When the Voting Rights Act was signed into law in 1965, it was considered a cornerstone bill for civil rights. After all, what wasn’t to like? Minorities would now be equally represented in government, they could vote without having to pay a ridiculous poll tax or take a literacy test, and institutional racism was essentially ended. At least that was what I originally thought, until I saw how the Department of Justice has interpreted the VRA in a recent case, in which the election procedures of Kingston, North Carolina were declared unconstitutional.
Since Kingston is a community covered under Section 5 of the VRA – which mandates that areas with a history of voter discrimination must pre-clear any changes in election laws with the Justice Department – the measure was brought forth as a discriminatory case before the Department of Justice by the ACLU, in defense of blacks and minorities. The judge ruled that holding non-partisan local elections was unconstitutional because it would “likely reduce the ability of blacks to elect candidates of choice.”
Just try to wrap your head around that for a second. This measure is incredibly insulting to the intelligence of the minority voter. According to the court, it is critical for minorities to know what party their candidate belongs to; otherwise, they can’t vote without fear of voting for the wrong person. The VRA ensures that minorities vote for the party that they are told to vote for. That may not have been VRA’s original intentions, but it’s implementation today perpetuates that notion wholly.
The VRA has outlived its usefulness. The original purpose for the legislation was to ensure that a majority of adults in Section 5 areas were registered to vote, which was not originally the case throughout the Deep South. Now, with many of the areas above the 50% threshold, this legislation is no longer necessary; however, it is kept around so civil rights groups can sue governments for ambiguous reasons, such as not listing political party affiliations on the ballot.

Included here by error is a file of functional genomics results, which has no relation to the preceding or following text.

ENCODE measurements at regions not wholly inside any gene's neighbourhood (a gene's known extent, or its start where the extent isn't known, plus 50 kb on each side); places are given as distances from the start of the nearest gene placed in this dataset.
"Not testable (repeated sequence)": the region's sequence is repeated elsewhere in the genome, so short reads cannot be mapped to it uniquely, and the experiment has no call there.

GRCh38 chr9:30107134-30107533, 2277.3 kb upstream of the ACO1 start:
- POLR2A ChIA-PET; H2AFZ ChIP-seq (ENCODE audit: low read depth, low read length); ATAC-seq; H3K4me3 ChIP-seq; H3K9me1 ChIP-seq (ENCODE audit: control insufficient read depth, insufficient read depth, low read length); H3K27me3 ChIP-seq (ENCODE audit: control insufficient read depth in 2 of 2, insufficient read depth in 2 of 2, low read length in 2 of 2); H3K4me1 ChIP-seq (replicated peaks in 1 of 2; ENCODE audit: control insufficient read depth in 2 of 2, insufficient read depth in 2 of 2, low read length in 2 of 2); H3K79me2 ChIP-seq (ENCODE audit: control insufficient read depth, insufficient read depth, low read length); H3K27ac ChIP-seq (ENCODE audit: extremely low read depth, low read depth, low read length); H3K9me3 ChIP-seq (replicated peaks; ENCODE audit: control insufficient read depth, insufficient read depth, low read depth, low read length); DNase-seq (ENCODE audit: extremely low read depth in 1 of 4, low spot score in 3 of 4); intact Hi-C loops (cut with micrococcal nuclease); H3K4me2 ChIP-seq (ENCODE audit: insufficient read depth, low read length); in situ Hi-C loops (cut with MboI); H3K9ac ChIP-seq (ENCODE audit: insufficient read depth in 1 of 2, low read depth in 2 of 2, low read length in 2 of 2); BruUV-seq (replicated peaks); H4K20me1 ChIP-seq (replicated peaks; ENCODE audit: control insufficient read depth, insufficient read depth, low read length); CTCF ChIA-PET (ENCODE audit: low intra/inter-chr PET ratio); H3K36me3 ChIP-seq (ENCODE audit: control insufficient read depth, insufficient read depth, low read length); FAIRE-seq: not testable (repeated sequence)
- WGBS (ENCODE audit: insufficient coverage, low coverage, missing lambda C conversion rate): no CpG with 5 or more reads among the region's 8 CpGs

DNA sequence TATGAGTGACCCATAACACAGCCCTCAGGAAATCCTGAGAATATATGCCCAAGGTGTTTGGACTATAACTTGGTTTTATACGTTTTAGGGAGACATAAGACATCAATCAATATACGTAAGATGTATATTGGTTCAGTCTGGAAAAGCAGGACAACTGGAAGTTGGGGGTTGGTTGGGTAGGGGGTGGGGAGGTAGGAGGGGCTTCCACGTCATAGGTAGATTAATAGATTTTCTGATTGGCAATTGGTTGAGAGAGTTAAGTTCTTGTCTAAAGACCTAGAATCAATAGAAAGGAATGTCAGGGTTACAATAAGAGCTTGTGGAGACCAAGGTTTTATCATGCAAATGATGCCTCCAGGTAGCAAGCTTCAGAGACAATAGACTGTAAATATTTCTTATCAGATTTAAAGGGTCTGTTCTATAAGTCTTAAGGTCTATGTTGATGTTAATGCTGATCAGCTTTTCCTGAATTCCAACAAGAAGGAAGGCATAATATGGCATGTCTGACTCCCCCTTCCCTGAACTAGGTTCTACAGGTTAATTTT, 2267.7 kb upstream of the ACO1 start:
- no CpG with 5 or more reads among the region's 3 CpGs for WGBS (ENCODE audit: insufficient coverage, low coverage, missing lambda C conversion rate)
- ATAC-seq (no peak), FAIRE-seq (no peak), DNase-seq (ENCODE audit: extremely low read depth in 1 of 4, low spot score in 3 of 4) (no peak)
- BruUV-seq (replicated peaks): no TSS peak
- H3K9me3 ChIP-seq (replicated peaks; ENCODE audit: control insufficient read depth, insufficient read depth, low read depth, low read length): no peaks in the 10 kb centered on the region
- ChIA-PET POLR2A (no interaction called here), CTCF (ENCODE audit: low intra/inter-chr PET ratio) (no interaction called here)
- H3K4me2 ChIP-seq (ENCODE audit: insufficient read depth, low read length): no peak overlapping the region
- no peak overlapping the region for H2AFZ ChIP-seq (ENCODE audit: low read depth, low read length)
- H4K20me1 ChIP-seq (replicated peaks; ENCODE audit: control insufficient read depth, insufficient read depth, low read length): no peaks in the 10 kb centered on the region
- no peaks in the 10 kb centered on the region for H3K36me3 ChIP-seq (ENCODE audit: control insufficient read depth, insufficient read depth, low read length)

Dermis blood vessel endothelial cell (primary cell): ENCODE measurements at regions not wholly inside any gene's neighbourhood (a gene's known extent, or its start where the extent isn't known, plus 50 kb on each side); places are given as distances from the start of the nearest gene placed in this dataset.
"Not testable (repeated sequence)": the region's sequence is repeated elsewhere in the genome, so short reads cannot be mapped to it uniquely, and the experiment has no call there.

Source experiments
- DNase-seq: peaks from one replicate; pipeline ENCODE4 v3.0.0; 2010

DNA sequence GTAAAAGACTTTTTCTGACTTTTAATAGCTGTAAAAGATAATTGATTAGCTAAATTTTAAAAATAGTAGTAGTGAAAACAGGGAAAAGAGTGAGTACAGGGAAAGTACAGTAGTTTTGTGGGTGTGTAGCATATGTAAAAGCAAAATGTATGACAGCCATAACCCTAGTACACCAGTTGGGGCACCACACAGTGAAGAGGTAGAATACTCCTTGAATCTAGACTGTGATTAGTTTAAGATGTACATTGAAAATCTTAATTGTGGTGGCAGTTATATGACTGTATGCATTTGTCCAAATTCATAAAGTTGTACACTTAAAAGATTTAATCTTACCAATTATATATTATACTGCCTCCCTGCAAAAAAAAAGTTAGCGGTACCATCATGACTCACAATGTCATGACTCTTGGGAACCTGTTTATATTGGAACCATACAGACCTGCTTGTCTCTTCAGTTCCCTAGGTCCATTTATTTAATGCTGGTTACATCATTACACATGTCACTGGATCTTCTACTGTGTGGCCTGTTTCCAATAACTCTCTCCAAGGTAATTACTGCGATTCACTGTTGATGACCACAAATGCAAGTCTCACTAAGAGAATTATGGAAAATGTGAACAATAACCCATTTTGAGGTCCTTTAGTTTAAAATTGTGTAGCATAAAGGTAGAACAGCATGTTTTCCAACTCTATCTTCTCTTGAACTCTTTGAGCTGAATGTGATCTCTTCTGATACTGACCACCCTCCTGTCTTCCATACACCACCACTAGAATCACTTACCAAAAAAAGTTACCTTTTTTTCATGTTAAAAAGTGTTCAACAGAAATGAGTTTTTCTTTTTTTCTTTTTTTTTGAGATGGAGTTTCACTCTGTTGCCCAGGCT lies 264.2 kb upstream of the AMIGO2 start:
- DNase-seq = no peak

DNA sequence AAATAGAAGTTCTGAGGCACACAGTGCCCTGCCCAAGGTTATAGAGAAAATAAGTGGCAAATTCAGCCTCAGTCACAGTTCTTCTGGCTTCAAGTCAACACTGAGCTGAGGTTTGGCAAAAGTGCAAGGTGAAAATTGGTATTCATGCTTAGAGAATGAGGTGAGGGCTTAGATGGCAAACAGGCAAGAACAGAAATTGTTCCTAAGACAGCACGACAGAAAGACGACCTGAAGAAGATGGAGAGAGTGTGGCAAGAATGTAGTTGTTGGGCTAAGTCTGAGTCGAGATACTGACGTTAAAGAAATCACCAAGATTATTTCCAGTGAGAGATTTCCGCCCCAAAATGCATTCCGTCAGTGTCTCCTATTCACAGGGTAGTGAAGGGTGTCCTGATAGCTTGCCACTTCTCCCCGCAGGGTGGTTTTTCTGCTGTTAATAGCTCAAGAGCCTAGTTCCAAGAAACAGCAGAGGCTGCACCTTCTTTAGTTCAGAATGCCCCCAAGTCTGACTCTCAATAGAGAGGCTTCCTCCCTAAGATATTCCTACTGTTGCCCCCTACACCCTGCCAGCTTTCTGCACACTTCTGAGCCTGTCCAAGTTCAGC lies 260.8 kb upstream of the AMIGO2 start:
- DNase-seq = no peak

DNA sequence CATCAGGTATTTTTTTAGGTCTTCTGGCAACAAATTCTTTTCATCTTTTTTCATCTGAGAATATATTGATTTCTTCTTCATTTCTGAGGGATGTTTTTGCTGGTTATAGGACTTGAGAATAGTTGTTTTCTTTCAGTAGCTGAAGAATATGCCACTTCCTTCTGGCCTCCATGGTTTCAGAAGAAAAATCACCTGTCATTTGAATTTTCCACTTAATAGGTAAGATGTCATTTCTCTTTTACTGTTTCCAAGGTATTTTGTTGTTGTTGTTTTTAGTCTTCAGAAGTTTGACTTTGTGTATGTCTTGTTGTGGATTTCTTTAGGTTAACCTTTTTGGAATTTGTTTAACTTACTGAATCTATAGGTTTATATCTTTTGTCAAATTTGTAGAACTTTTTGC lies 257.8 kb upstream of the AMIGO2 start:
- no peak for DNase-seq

According to this interpretation of the VRA, it is now discriminatory to take partisanship out of politics.
Is it really so difficult for an educated voter, regardless of skin color, to do a little bit of research on the candidates so they can vote with their own brain and convictions? This incident harkens back to the old Tammany Hall machine of the 1800’s, when politicians would exchange favors for immigrants’ votes, which serves as the crowning example of cronyism in American politics.
The attitude of the courts is nothing short of an unspoken opinion that minorities cannot make decisions on their own and need to be told who to vote for, and are unable to determine which candidate truly fits their needs.
This decision hopes to revive those days, and prevent people from voting with their brains and hearts rather than just voting for the Democrat or Republican. It perpetuates the political ignorance that allows corrupt politicians and interest groups to fleece the American public out of their hard-earned incomes and grow the size of Washington at the expense of states’ rights and states’ sovereignty.